Shall we dance/fight?

The Brazilian martial art of capoeira is one of the most graceful, artistic ways to kick your own ass

From left, instructor Brett Brolliar takes a hit/dance move from student Vicky Zozaya as student Patrick Wilson reacts to the music.

From left, instructor Brett Brolliar takes a hit/dance move from student Vicky Zozaya as student Patrick Wilson reacts to the music.

Photo By David Robert

Capoeira—dance-fighting, fight-dancing—the whole concept sounds like a bad reality TV show on Bravo. If I had been exposed to the art as a mere idea before seeing it, I would probably continue to compulsively mock it as so much cultural shoplifting—more hippie drivel imported by Hollywood from some newly chic Thirdworldistan. Like many martial arts to which Americans have been exposed, I can thank bad movies for my introduction to the sport. In this case, a particular little gem called Only the Strong, starring Mark Dacascos, a theatrical crime where an American G.I. helps raise-up ghetto kids by teaching them the sport. Think of it as Dangerous Minds meets The Karate Kid, except really terrible. Despite first silver-screen impressions, I have since become a devotee to the art—once I saw the graceful and acrobatic dance movements of capoeiristas, I fell in love with the art.

Culture club
I studied capoeira briefly while living in Los Angeles, at the Brazilian Cultural Center, where hours of kicks were accompanied by the sound of dozens of people singing and clapping along with the prerequisite blisters on feet and body full of bruises. I had many times hoped to find another class someday. I never expected to find one here in Reno.

I saw a one-line mention of capoeira at the River School during Artown this year, and raced down there expecting to see an event. I went prepared for a presentation or showcase of Brazilian culture, some athletic individuals from out-of-town bringing us the music and skill of Brazil for locals to inspect. Instead, I was pleasantly surprised to find myself witness to eight people in the small River School studio being instructed by laid back, lithe capoeira, Brett Brolliar. Dressed in slacks and a button-down shirt and hauling around a video camera, I was poorly prepared to participate. I watched from the doorway, feeling like a shy kid.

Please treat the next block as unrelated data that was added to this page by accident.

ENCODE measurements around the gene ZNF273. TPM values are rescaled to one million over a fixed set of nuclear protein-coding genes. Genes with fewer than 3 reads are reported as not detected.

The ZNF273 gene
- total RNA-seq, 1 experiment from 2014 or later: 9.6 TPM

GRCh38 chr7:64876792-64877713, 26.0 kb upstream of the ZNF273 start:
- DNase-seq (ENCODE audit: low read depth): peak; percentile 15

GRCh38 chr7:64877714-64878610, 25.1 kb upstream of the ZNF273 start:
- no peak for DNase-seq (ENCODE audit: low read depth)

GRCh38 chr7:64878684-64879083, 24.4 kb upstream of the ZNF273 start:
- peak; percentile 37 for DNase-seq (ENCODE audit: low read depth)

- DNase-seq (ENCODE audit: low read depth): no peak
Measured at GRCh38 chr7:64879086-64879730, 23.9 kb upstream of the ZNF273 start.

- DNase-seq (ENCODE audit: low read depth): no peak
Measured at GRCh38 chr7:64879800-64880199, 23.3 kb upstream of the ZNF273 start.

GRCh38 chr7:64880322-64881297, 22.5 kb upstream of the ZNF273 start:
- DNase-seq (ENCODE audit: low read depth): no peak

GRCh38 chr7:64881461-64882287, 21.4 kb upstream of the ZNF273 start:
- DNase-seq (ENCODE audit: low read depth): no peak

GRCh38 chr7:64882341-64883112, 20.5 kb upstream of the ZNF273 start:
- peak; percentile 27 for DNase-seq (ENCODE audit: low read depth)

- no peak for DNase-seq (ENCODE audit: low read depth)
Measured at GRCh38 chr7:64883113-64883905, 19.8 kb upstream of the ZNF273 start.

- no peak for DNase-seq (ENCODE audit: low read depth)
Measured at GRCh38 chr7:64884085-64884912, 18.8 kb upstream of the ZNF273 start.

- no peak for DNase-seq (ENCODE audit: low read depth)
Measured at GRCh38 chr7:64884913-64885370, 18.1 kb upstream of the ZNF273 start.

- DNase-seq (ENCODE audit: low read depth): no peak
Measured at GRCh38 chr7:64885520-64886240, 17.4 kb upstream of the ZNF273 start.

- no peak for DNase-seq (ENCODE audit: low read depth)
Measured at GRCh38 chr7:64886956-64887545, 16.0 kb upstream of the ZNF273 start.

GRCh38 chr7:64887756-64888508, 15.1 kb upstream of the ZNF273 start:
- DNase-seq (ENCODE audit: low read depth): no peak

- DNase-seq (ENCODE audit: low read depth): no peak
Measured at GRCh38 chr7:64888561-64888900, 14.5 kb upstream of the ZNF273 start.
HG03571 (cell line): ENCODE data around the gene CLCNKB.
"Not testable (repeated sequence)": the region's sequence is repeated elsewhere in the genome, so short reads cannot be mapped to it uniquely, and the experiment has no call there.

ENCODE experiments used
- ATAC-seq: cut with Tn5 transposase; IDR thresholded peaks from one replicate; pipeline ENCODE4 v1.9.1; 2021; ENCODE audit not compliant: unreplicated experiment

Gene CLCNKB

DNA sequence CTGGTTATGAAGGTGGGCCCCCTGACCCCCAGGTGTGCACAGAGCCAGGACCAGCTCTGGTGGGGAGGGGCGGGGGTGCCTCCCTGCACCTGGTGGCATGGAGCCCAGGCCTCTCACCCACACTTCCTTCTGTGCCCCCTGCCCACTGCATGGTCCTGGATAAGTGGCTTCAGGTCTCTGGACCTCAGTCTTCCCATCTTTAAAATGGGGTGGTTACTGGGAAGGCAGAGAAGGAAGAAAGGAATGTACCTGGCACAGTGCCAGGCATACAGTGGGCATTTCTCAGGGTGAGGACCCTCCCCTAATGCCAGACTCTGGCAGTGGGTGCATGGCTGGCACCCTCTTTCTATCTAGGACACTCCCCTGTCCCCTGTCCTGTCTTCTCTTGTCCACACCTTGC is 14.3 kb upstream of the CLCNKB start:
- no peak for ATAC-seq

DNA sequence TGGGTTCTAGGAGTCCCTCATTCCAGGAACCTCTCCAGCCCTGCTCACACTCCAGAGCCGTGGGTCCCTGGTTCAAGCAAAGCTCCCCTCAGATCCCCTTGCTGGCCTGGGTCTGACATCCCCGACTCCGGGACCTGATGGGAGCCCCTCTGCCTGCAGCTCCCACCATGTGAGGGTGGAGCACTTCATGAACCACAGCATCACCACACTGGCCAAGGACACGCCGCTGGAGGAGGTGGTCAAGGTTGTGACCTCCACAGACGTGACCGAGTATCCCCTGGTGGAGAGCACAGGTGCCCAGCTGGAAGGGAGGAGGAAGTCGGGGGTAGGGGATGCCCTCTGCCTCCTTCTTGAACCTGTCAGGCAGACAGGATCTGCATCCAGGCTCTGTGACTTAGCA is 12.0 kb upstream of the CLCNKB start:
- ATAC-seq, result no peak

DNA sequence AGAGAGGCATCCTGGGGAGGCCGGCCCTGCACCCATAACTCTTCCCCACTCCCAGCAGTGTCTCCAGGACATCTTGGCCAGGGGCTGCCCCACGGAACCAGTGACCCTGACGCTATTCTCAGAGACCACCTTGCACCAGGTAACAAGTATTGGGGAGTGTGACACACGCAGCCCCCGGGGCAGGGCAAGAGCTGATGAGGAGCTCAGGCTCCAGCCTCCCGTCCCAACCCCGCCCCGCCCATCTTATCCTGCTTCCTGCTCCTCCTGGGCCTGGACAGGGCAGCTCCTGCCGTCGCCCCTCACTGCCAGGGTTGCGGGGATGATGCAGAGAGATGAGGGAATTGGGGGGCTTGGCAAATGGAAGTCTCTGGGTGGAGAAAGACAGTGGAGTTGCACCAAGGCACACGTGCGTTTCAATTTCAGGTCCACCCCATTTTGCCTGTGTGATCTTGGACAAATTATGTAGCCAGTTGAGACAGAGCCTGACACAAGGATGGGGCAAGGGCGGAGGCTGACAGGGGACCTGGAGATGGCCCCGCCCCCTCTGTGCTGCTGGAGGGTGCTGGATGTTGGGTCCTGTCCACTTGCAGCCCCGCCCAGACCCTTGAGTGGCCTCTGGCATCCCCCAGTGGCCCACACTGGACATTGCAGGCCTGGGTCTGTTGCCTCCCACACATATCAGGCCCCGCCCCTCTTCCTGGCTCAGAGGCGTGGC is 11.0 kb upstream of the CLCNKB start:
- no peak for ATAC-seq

But I wasn’t alone.

“I saw a presentation at BYU and I was most impressed by these little kids doing these really advanced kicks and flips,” says capoeira student, Joshua Glantz-Hucks. “But at the time I hadn’t heard it right and thought it was called ‘acappella.’ I was really surprised to find a class in Reno.”

“This class was my first exposure to capoeira,” says Cecila Padilla, one of several women that attend the River School class. “I was kind of intimidated, but everyone was so laid back, there really was no ego.” It can be easy to be intimidated. Capoeira is dazzling to watch when done by an expert. While the structure and athleticism of most martial arts lend them some degree of spectacle, few integrate it on such a fundamental level as capoeira. The different aspects of capoeira are such that describing it in traditional martial-arts terms is difficult. Soft and hard style or kicking versus punching don’t exactly tell the full tale. Whereas there are definite links to the combat arts in that there is striking involved, there are also deeper aspects.

Instructor Brett Brolliar, left, spars with student Patrick Wilson in a dance/game of capoeira.

Photo By David Robert

More than a game